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IPC Director Mary Giovagnoli Quoted in The Fiscal Times

Published on Tue, Apr 08, 2014

IPC Director Mary Giovagnoli was recently quoted in The Fiscal Times article "A Republican Path to Citizenship – Via Boot Camp". The article covers Rep. Jeff Denham's (R-CA) ENLIST Act, which would allow undocumented immigrants to become legal permanent residents upon service in the U.S. military

“It’s not surprising that Republicans would dip their toes in the water with these types of bills,” said Mary Giavagnoli, director of the Immigration Policy Center at the American Immigration Council. “There’s overall consensus that people are who are willing to serve their country should be able to have the benefits of citizenship.”

Published in the The Fiscal Times

Lisa S. Roney

Lisa S. Roney retired in 2009 as Director of the Research and Evaluation Division of the Office of Policy and Strategy at U.S. Citizenship and Immigration Services (USCIS) following 39 years as a policy analyst and manager with USCIS and the legacy Immigration and Naturalization Service.  She served on the staff of the Interagency Task Force on Immigration Law and Policy and was a Senior Research Associate with the Select Commission on Immigration and Refugee Policy. She was responsible for monitoring and reporting on implementation of the Immigration Reform and Control Act of 1986 and research on the legalized immigrant population.  She is currently an independent immigration consultant working with Westat on evaluation of electronic employment verification programs. She received a B.A. from Hood College and an M.P.A. from American University.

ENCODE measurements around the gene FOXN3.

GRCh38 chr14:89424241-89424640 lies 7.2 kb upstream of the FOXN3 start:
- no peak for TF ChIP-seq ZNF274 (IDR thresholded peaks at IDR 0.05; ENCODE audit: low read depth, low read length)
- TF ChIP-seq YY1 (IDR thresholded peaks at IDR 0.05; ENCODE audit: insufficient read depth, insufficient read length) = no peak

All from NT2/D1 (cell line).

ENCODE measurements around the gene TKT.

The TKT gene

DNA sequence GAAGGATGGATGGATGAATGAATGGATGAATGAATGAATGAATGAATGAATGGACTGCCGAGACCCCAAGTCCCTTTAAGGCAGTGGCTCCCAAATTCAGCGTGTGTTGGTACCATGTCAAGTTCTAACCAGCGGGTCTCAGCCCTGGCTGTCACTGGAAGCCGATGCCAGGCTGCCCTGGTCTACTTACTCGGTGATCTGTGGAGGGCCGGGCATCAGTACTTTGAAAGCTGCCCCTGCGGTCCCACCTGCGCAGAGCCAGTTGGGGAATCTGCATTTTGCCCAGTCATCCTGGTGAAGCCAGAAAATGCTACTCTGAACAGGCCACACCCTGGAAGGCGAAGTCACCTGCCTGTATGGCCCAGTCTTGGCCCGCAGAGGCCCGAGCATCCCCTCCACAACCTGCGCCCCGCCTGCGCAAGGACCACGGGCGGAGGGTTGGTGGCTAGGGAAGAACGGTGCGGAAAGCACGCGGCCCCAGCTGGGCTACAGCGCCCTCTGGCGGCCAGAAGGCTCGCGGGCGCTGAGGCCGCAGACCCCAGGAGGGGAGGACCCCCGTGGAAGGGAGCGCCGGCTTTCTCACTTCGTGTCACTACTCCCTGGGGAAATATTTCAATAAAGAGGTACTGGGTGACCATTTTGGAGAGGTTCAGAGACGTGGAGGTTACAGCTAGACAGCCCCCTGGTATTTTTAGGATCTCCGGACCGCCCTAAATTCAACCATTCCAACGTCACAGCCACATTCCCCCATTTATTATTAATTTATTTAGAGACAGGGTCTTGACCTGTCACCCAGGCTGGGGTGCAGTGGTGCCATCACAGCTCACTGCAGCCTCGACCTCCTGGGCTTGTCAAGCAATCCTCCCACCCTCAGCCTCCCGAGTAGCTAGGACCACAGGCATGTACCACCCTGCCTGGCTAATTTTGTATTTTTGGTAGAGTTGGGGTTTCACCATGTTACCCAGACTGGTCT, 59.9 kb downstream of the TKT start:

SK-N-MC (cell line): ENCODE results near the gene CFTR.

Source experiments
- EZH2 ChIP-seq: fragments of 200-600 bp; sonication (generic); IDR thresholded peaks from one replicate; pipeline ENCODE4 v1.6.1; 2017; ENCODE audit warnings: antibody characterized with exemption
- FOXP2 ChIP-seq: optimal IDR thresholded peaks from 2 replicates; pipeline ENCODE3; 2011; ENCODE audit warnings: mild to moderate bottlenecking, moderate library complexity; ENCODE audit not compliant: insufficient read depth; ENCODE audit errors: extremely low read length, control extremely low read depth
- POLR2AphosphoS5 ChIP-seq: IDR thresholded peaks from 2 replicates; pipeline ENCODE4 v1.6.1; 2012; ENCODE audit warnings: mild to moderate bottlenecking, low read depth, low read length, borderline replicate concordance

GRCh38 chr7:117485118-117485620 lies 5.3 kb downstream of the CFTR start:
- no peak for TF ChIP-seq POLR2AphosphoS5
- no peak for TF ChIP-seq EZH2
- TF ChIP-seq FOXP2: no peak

IPC Lauds Obama Administration for Beginning Immigration Reform Discussion

Released on Tue, Jun 23, 2009

Tomorrow, President Obama and Congressional leaders will meet to chart a roadmap designed to move comprehensive immigration reform forward in 2009. The President has already begun solving our nation's toughest problems and has promised to tackle our broken immigration system in his first year in office. Leaders in Congress are also committed to moving immigration reform this year and their efforts are buoyed by a groundswell of support from the majority of Americans who want immigration reform.